If you’ve ever visited Kickstarter you’re bound to have seen an array of different projects that eager artists, tech nerds or musicians would like funded. From the mundane, to the creative, to the downright bizzare KickStarter has a project to suit anybody and everybody’s tastes.
Although a wide variety of projects receive completed funding everyday it seems that it is the creative projects, namely those involved in the entertainment industry such as film and music, as well as video games that receive the highest share of ‘pledges’.
No longer do struggling artists have to go through traditional channels (television and film production companies, record labels and design studios), if they have a great project and are lucky enough their goals can be funded by the public who then become their fans and consumers.
A New Avenue for the Entertainment Industry
Take for example the two most profitable entertainment projects that have ever featured on KickStarter: Double Fine Adventure Computer Game and the Veronica Mars Movie Project.
What makes these projects stand out is that, surprisingly, both the creators are not unknown, in fact they are people who have been involved with big budget studios and worked in their respective entertainment fields for years.
However when it came to getting their newest projects funded they ran into obstacles.
Tim Schafer the creator of Double Fine Adventure and other famous computer games such as Phsychonauts cites his reason for obtaining crowd funding from KickStarter as primarily due to issues of production and publishing rights. He states that gaining traditional methods of funding from external sources such as publishers and investment firms “comes with significant strings attached that can pull the game in the wrong directions or cancel its production altogether”. By putting the project on a platform such as KickStarter Schafer claims that the process is “demoncratize[d]” as it allows consumers to “support the games they want to see developed and give the developers the freedom… without anyone else compromising their vision”. It seems that his fans also agreed, pledging a total of $3,336,371 – far surpassing his goal of $400,000.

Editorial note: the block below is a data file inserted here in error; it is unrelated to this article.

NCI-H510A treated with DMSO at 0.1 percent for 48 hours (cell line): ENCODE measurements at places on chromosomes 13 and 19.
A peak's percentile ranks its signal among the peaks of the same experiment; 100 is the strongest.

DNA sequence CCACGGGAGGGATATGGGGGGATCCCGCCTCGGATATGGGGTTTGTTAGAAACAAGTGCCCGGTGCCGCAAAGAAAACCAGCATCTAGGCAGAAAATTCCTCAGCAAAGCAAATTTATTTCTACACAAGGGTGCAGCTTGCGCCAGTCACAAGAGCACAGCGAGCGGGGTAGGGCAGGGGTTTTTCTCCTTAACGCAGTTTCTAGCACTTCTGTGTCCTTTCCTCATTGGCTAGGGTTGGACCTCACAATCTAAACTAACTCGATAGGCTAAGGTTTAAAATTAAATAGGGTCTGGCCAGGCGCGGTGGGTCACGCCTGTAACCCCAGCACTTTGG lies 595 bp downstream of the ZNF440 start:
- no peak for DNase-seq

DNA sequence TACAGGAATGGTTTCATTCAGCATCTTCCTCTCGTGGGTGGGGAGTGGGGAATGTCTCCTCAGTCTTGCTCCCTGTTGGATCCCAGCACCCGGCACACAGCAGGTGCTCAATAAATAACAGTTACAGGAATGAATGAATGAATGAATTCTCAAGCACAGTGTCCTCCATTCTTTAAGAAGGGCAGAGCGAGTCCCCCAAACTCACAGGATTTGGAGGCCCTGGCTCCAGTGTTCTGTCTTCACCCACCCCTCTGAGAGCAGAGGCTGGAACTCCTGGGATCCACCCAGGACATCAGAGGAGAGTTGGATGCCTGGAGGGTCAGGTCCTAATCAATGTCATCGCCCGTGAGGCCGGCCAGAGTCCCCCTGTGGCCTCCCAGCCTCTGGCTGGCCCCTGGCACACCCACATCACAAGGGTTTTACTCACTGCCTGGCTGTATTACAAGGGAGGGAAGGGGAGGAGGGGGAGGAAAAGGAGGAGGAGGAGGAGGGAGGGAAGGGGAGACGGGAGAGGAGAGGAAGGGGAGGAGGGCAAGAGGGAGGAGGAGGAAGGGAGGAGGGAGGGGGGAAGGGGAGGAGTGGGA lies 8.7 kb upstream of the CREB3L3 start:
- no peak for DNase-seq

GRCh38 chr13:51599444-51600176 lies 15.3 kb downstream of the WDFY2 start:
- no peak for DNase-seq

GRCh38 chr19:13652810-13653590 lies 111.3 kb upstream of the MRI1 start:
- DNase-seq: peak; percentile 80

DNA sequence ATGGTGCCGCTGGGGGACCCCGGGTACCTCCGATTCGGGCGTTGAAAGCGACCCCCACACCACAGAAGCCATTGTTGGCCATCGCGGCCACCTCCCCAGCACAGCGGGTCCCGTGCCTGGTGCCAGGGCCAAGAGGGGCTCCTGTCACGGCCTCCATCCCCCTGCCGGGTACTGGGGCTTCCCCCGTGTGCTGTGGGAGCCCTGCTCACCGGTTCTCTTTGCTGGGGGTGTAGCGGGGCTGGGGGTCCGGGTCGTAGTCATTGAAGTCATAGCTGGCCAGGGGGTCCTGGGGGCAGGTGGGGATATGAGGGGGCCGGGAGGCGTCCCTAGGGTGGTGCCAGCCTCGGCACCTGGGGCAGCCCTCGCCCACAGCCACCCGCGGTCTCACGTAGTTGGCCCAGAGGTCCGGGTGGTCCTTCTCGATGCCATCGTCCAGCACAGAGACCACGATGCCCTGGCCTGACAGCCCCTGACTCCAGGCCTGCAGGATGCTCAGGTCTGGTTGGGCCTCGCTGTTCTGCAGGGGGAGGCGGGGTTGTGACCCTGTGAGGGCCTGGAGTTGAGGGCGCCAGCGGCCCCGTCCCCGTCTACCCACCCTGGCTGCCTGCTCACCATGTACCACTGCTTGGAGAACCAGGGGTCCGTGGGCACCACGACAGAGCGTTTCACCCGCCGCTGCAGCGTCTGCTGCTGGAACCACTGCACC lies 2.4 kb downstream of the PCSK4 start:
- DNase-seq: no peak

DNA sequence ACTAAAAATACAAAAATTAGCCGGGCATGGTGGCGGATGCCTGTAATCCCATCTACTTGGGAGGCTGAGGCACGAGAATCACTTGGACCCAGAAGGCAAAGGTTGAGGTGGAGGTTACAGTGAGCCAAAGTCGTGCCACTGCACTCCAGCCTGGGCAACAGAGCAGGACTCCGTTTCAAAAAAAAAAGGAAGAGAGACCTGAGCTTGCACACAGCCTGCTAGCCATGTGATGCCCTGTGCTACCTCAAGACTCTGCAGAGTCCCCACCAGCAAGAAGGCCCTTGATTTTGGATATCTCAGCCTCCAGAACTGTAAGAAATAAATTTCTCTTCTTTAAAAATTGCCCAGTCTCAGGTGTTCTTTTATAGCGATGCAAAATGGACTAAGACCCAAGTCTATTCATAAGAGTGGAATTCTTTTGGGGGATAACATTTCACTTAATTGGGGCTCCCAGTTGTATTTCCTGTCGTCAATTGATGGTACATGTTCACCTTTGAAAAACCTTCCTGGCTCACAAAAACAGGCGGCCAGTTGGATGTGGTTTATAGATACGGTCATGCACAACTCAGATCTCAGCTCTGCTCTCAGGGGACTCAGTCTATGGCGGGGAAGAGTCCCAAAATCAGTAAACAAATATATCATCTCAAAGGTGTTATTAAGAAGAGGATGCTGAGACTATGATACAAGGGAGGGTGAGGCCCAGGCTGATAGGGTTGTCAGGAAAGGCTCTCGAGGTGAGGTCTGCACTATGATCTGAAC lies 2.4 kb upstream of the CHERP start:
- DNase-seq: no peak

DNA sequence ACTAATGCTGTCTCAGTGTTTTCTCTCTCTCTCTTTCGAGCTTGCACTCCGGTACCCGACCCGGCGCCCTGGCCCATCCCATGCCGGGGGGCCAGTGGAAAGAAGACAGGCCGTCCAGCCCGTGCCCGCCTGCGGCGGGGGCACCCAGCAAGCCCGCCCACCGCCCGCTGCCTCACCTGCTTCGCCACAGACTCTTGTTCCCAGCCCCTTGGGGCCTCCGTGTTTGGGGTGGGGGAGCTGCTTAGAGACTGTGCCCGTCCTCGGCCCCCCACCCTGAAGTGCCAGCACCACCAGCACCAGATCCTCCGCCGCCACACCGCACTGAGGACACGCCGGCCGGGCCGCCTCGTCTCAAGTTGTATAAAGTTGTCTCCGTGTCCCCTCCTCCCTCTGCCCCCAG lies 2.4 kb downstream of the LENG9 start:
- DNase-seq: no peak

Rob Thomas, the creator of the TV series veronica Mars, has noted that his reasons for taking the project to KickStarter were to convince Warner Bros Studios that there was still enough public interest in the cancelled television series to make a commercially viable film. “There was a moment, a few years ago, when we thought we had a real shot at making it happen. I developed a pitch… Warner Bros wasn’t convinced there was enough interest to warrant a major studio-sized movie about Veronica and the project never got off the ground”. Surprisingly when Thomas approached Warner Bros, who owns the rights to the franchise, again they agreed to let Thomas and the star of the series Kristen Bell put the project on KickStarter to see what happened. Since the project was posted on 13th March 2013, 55,735 people has already backed the project with a whopping $3,656,821.
What does this mean for Entertainment Production?
It seems in both instances that an artistic vision compromised, or projects that were deemed to high-risk to invest in were the reasons for these already established creators to put their projects on KickStarter.
And in both these cases it worked, in fact much better than anyone thought they would as both projects surpassed their financial goals.
Does this mean that traditional methods of video game and film production are becoming obsolete?
This is unlikely, however the success of these projects on Kickstarter does signal a significant shift in the way that graphic designers, directors, artist and musicians can go about getting their projects funded and published.
No longer do they have to rely soley on the investments of big business and traditional Hollywood-type production companies who play mostly to the commercial markets and thus only invest in what they think will reap great financial returns.
It also shows the combined power of the masses, the consumer and general public rising up against the corporate giants and funding what they want to see which hopefully will see more indie or less commercial projects given the chance they deserve.